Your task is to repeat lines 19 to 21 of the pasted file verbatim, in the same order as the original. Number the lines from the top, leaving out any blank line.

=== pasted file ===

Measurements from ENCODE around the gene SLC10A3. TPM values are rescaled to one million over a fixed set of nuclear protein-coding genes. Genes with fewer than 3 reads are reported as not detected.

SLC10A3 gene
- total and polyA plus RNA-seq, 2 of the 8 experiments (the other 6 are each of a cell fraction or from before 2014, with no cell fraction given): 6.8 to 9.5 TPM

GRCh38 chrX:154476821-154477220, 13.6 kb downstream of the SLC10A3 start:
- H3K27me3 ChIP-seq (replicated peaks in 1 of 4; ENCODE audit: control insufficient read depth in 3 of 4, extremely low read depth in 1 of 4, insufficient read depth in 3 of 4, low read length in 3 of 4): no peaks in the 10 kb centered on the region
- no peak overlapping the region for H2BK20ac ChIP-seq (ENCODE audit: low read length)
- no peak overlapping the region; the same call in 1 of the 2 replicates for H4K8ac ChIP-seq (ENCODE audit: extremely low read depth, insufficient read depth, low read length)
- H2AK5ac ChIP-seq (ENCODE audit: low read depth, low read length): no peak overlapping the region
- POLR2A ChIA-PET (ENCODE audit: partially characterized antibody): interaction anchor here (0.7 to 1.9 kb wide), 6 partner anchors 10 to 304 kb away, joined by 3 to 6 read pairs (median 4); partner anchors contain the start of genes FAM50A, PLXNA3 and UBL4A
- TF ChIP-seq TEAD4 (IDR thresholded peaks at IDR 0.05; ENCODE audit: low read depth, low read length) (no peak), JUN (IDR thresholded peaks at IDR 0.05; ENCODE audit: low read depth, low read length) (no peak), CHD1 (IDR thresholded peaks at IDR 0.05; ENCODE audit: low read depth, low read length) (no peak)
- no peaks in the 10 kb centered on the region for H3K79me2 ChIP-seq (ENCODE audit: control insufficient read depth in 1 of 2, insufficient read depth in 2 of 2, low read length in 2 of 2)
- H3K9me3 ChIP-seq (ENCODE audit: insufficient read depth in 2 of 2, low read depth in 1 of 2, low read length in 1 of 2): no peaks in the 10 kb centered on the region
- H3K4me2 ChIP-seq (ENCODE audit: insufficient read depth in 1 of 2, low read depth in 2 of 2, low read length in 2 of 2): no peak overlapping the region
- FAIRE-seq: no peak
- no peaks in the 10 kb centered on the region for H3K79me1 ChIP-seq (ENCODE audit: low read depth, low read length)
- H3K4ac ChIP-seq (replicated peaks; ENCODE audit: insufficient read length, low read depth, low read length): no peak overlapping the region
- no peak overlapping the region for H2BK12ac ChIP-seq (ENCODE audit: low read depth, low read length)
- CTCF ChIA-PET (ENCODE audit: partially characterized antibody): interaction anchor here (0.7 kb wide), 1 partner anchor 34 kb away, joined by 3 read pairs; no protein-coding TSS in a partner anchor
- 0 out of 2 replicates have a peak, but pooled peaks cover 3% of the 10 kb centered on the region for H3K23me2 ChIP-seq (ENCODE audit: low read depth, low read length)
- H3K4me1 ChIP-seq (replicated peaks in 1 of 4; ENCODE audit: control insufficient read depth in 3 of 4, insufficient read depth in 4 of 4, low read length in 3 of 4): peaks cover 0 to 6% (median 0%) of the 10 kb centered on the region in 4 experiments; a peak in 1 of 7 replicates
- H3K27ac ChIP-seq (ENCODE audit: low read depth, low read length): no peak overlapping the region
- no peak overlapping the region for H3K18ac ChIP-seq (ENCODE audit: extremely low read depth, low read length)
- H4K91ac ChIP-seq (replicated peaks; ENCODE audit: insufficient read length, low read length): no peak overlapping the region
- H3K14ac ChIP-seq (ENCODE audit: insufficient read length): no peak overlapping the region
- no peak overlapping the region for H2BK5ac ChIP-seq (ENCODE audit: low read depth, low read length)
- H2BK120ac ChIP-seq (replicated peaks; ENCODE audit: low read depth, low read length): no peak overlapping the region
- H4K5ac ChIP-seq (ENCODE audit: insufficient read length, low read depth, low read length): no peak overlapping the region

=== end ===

- 0 out of 2 replicates have a peak, but pooled peaks cover 3% of the 10 kb centered on the region for H3K23me2 ChIP-seq (ENCODE audit: low read depth, low read length)
- H3K4me1 ChIP-seq (replicated peaks in 1 of 4; ENCODE audit: control insufficient read depth in 3 of 4, insufficient read depth in 4 of 4, low read length in 3 of 4): peaks cover 0 to 6% (median 0%) of the 10 kb centered on the region in 4 experiments; a peak in 1 of 7 replicates
- H3K27ac ChIP-seq (ENCODE audit: low read depth, low read length): no peak overlapping the region